RangeRovers.net Forum banner

1 - 14 of 14 Posts

·
Registered
2013-2015 Range Rover Sport
Joined
·
175 Posts
Discussion Starter #1
Ok, I can’t seem to find an oil leak that’s collecting on the drivers side O2 sensor. It’s not a lot, but enough to smoke once it’s burned off. Where would you guess the leak it coming from?

Head or Valve cover?
 

·
Registered
1995-2002 Range Rover Classic
Joined
·
1,413 Posts
oh wow as you know oil leak sources abound on a vintage rover, one often misdiagnosed and overlooked, the valley pan end seals. I have learned these tend to fail around every 60,000 miles or so, sometimes even a couple of years after replacement not mileage. this due to the expansion and contracting of aluminum during operating temps.
beyond that the usual suspects, valve covers.
 

·
Administrator
Joined
·
27,818 Posts
First thing is to clean the engine. No sense trying to find a leak on a dirty engine. A very common source for oil leaks at the rear of Rover V8s is the valley pan gasket. The rear clamping plate likes to work free as the rubber gasket deteriorates. Valve covers can be snugged up to verify if they are leaking. Heads usually do not leak oil.
 

·
Registered
2013-2015 Range Rover Sport
Joined
·
175 Posts
Discussion Starter #4
Valley Pan! Hadn’t even considered that one. Thanks fellas, I’ll start the dig this weekend. Wish me luck ?
 

·
Registered
Joined
·
330 Posts
My last leak was PS pump & it was blowing back onto O2 and cat..... but as said above, clean it first and it will be easier to locate.
Good luck.
 

·
Registered
2013-2015 Range Rover Sport
Joined
·
175 Posts
Discussion Starter #6
Just about finished with the valley pan replacement and power steering pump swap. Neither was terribly hard but did take some time to disassemble.

Ill end end up doing an oil change as well as too much coolant made it way in to the valley. It needed done anyway. With any luck I’ll have fewer leaks and non-turbo sounding power steering pump
 

·
Registered
2013-2015 Range Rover Sport
Joined
·
175 Posts
Discussion Starter #8
Ok so the turbo sound is back. I thought it was the alternator so I removed the belt. Started the classic and sure enough the noise went away. I replaced the alternator with a freshly rebuilt one, reinstalled the belt and sure enough the same noise. Ok...maybe it the power steering pump? I replaced it with a good used one from a buddy. Nope noise is still there. I take the alternator belt off again just to see if it’s not a fluke bad rebuild, and the noise went away. I decided to swap the new alternator with one that came from a silently operating 93 RRC at my buddies shop...nope same noise.

The noise almost sounds like a stuck lifter that clacks at whatever the RPM is, but is outside of the motor and is nonexistent when the alternator belt is removed. Put the alternator belt back on and the noise returns. Any ideas?
 

·
Registered
1995-2002 Range Rover P38A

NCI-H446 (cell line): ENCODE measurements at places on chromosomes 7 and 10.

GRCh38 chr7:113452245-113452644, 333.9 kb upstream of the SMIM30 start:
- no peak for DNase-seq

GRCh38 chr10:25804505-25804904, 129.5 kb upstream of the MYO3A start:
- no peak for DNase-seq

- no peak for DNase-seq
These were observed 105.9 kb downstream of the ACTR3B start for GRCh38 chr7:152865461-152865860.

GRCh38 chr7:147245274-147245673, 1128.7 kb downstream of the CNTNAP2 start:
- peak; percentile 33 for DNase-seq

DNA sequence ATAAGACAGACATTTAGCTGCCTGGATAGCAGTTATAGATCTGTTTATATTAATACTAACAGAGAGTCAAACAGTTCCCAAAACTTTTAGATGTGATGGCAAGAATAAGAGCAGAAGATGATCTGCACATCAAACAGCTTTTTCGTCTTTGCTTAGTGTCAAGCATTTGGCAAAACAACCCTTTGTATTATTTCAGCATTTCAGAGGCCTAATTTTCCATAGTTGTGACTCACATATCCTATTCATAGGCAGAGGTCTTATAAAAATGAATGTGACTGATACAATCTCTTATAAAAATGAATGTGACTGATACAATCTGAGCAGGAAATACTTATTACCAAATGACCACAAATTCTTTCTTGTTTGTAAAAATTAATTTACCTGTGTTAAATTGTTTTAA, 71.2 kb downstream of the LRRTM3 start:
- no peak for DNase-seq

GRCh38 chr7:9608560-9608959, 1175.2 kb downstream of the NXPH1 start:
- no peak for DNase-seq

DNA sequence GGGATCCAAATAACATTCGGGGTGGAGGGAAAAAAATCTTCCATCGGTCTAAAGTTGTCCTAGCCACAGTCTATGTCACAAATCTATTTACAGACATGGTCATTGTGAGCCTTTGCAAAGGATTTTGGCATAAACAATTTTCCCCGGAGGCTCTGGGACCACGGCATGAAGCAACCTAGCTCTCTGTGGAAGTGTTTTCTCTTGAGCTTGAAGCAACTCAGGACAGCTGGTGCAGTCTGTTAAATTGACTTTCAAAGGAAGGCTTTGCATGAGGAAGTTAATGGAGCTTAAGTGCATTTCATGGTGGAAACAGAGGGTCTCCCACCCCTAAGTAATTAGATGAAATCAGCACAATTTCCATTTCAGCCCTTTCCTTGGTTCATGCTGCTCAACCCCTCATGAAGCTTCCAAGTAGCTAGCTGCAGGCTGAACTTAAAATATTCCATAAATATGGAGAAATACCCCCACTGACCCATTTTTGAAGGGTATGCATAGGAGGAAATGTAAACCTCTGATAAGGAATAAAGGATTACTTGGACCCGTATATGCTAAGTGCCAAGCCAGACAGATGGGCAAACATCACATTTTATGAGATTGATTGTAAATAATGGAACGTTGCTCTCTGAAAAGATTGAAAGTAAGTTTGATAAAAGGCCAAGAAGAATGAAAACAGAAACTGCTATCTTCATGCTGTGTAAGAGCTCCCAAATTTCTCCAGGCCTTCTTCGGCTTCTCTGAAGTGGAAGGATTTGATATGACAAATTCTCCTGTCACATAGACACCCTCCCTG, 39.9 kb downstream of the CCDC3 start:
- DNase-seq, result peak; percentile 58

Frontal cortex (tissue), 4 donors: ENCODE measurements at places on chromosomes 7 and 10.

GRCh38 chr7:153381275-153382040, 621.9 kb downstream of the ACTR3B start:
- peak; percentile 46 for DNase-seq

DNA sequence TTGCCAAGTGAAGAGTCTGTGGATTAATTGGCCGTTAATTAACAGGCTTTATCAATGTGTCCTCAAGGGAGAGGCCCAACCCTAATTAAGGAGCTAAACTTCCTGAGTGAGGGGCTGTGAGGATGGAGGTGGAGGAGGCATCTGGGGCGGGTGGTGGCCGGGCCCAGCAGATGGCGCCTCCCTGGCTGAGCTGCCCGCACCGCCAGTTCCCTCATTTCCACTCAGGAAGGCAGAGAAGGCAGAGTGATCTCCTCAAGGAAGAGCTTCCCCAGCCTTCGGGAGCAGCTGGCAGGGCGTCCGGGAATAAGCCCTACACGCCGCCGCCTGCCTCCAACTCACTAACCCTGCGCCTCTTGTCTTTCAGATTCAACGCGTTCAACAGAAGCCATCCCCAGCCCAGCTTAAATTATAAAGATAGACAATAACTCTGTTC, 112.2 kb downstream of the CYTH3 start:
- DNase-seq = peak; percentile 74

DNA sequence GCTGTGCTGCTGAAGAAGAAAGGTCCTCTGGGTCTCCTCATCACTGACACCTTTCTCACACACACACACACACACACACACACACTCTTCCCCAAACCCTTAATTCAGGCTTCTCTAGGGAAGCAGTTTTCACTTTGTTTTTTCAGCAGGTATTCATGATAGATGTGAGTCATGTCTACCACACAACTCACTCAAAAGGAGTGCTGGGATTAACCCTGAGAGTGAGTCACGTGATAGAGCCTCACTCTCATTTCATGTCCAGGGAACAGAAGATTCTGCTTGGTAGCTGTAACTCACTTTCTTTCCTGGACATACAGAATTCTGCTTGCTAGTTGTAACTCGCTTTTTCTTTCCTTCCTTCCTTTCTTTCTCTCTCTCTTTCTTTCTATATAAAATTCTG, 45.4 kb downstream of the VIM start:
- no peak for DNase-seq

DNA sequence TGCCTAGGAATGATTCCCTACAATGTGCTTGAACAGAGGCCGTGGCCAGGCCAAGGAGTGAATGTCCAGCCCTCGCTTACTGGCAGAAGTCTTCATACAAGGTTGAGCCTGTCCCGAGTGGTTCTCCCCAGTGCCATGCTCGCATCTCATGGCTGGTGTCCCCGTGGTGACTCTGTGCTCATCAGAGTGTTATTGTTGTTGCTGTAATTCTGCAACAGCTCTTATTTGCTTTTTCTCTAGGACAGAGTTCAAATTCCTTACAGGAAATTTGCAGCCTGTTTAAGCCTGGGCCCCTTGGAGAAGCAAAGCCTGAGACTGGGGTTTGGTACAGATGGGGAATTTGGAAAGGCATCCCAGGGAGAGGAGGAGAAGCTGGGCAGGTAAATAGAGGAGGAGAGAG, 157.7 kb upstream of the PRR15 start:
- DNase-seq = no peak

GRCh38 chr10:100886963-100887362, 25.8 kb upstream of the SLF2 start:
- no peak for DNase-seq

Joined
·
222 Posts
Check all the pulleys for something stuck in a groove that could be causing the noise, have a look at the tensioner, too.
 

·
Registered
1995-2002 Range Rover Classic
Joined
·
1,413 Posts
sometimes the turbo sound can be one or a combination of, cooling fins of alternator (totally normal), defective tensioner bearing(s), interference noise or electronic hum (if heard inside with radio at low volume), low power steering fluid level or defective p/s pump.
as for the (clack) it could be a loose belt or again a bad bearing.
 

·
Registered
2013-2015 Range Rover Sport
Joined
·
175 Posts
Discussion Starter #11
My head is telling me it’s the ps pump again b7t it’s odd that it want making the noise on the donor car
 

·
Registered
Joined
·
511 Posts
Going back a bit to the oil leak, if the valley pan gasket was pushed upwards it had been subjected to crankcase pressure that shouldn't be there. This would suggest the breathers and associated pipework was impaired and so prevent the pressure from building.

A quick check is with it running and warm, take off the oil filler cap and you should hear a slight increase in tickover rpm as the intake can draw more air from the rocker cover with the top open. It should be operating with a slight vacuum there that the intake system pulls from the crankcase.

Onto the current noise, have you changed the belt in your swapping? Or is it the same one. They are supposed to drive on the flanks of the belt and pully without the belt touching the bottom of the V. If the belt is worn or wrongly profiled (too thin) it tries to drive on the base of the belt incorrectly but increasing revs can "centrifuge " it outwards which will change the pitch/noise of the system. Worth checking to see what you have.

Also, while it's making a noise, try turning all electrical load on to see if it changes pitch as the alt gets loaded upwards, this would give you more of an idea if it's the alt definitely.
 

·
Registered
2013-2015 Range Rover Sport
Joined
·
175 Posts
Discussion Starter #14
You’ll never believe this because I didn’t. Went to go drive her this morning and noticed the alternator belt was squealing a little, then I smelled the familiar burnt rubber followed by the battery light. Luckily I wasn’t too far from the house and I had a few spares there. The one I choose was a Dayco belt that was thicker and flatter than the cheaper master pro v-belt. It was just closer to me at the time. Got the belt on, adjusted to the proper deflection, started her up and...no clack or turbo sound. Also no idea why, but I’ll take it for now ��
 
1 - 14 of 14 Posts
Top